October is Pet Obesity Awareness Month. Pets give their owners joy and companionship, and some even provide life services. Everyone who owns a pet wants that animal to live a long and healthy life. But more than half the pet cats and dogs in the US are overweight or obese.
According to 2013 statistics gathered by the Association for Pet Obesity Prevention, 30% of pet cats are overweight, and another 20% are obese. Dogs fare no better. 36% were reported overweight, and another 17% were obese.
These figures in actual numbers mean that 55 million cats are at least overweight, and 26.2 million cats are obese. For dogs, this means 43.8 million are at least overweight, and 113.9 million are obese.
Risk factors for overweight and obese pets are high. Some of them include osteoarthritis, high blood pressure, Type 2 diabetes, ligament injury, kidney disease, cancer and at least a 2.5 year decreased life expectancy.
As examples of human to pet weight translation, a 12 pound Yorkie is equivalent to a female weighing 218 pounds. For more comparisons, click here. Although these figures give a theoretical idea, only your veterinarian can accurately diagnose any pet’s actual body condition.
Preventing or reducing pet obesity
There are some easy ways to help a pet lose weight and become healthier.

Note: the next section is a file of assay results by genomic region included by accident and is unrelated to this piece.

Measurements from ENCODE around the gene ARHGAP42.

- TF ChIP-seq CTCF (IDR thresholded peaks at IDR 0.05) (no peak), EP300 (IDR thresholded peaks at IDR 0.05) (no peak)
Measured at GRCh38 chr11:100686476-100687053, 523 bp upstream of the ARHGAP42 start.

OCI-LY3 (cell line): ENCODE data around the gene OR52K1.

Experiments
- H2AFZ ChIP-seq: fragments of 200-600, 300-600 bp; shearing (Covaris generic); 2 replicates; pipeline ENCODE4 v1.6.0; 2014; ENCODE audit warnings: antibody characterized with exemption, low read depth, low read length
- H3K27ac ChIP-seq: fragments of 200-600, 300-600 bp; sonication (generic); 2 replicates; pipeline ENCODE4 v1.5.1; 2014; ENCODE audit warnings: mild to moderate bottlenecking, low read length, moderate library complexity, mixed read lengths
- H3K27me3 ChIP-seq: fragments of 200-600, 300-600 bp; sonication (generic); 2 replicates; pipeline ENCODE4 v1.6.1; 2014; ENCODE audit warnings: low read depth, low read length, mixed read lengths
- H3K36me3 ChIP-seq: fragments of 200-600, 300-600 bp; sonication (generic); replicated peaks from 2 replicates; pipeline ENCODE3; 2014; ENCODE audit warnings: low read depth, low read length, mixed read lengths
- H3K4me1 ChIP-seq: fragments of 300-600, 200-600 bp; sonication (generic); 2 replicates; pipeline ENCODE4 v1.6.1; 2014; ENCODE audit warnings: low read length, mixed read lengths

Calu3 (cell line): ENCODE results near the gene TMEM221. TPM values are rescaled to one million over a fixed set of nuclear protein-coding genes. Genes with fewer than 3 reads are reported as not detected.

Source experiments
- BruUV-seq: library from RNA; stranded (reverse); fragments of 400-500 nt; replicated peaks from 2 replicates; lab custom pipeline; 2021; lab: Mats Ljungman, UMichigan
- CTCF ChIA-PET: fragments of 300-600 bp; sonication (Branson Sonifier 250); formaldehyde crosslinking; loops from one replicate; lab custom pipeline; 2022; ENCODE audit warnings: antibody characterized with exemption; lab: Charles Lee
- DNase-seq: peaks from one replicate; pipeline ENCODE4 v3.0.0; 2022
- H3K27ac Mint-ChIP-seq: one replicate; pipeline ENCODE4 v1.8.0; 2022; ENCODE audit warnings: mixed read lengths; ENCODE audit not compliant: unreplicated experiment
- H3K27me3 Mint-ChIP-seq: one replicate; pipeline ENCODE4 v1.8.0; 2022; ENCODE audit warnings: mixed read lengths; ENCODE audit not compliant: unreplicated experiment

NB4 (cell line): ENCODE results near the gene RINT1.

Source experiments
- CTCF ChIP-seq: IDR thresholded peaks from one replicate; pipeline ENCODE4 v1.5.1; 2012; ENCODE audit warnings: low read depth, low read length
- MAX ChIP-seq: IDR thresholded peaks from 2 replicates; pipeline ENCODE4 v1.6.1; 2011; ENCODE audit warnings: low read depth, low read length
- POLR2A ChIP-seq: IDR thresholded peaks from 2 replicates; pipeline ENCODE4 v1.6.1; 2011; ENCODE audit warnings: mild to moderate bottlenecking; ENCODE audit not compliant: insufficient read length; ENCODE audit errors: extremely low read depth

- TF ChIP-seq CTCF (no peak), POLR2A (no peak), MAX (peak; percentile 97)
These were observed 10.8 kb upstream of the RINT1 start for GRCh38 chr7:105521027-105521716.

Feed a pet the recommended amount at mealtime. Pet food containers (cans, bags, etc.) list recommended amounts for pets by age, weight, and other factors. Some brands of pet food now have a weight reduction option available. Your vet is the best guide for your specific pet’s needs.
Avoid giving treats often. Treats are food and can contain as many calories as an entire meal. Pets don’t need treats when they are properly fed.
When a pet whines for a treat, give them an alternative, like more attention, a brushing, or some outdoor exercise time.
All dogs need daily exercise. The amount depends on the breed of your dog, age, health factors, and other variables. Ask your vet for advice. Cats also need exercise, but usually a different kind than dogs do. Indoors cats can get lots of exercise through toy play when you lead it.
Every pet should have an annual vet visit to oversee its general health. Ask your vet about proper food, exercise, and other information and advce to keep your pet healthy and on a plan to be fit for life.
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